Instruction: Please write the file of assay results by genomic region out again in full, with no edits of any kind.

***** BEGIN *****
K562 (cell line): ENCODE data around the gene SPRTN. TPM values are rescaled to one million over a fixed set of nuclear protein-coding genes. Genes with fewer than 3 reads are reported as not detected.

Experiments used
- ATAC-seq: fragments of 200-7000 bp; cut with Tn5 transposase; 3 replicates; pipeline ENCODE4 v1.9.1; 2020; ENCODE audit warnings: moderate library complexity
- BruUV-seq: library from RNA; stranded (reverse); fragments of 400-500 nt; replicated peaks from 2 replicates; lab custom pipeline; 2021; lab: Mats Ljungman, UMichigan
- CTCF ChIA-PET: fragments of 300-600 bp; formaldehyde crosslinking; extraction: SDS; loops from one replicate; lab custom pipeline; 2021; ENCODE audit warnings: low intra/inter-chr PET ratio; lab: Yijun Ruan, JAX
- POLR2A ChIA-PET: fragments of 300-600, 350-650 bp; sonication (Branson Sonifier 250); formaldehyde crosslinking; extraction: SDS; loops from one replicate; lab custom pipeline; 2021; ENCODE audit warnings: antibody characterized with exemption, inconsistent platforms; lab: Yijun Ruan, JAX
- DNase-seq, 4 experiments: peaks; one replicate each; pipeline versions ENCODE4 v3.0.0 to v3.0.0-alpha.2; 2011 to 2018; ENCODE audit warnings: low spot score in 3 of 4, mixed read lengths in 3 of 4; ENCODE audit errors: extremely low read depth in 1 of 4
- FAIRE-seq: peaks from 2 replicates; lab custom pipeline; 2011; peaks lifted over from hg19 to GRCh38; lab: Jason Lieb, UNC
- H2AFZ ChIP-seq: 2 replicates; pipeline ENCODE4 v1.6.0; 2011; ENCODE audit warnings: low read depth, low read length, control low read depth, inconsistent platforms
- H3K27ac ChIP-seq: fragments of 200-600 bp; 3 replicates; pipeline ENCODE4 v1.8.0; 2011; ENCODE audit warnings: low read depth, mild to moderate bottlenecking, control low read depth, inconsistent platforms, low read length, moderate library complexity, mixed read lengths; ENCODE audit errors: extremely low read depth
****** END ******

K562 (cell line): ENCODE data around the gene SPRTN. TPM values are rescaled to one million over a fixed set of nuclear protein-coding genes. Genes with fewer than 3 reads are reported as not detected.

Experiments used
- ATAC-seq: fragments of 200-7000 bp; cut with Tn5 transposase; 3 replicates; pipeline ENCODE4 v1.9.1; 2020; ENCODE audit warnings: moderate library complexity
- BruUV-seq: library from RNA; stranded (reverse); fragments of 400-500 nt; replicated peaks from 2 replicates; lab custom pipeline; 2021; lab: Mats Ljungman, UMichigan
- CTCF ChIA-PET: fragments of 300-600 bp; formaldehyde crosslinking; extraction: SDS; loops from one replicate; lab custom pipeline; 2021; ENCODE audit warnings: low intra/inter-chr PET ratio; lab: Yijun Ruan, JAX
- POLR2A ChIA-PET: fragments of 300-600, 350-650 bp; sonication (Branson Sonifier 250); formaldehyde crosslinking; extraction: SDS; loops from one replicate; lab custom pipeline; 2021; ENCODE audit warnings: antibody characterized with exemption, inconsistent platforms; lab: Yijun Ruan, JAX
- DNase-seq, 4 experiments: peaks; one replicate each; pipeline versions ENCODE4 v3.0.0 to v3.0.0-alpha.2; 2011 to 2018; ENCODE audit warnings: low spot score in 3 of 4, mixed read lengths in 3 of 4; ENCODE audit errors: extremely low read depth in 1 of 4
- FAIRE-seq: peaks from 2 replicates; lab custom pipeline; 2011; peaks lifted over from hg19 to GRCh38; lab: Jason Lieb, UNC
- H2AFZ ChIP-seq: 2 replicates; pipeline ENCODE4 v1.6.0; 2011; ENCODE audit warnings: low read depth, low read length, control low read depth, inconsistent platforms
- H3K27ac ChIP-seq: fragments of 200-600 bp; 3 replicates; pipeline ENCODE4 v1.8.0; 2011; ENCODE audit warnings: low read depth, mild to moderate bottlenecking, control low read depth, inconsistent platforms, low read length, moderate library complexity, mixed read lengths; ENCODE audit errors: extremely low read depth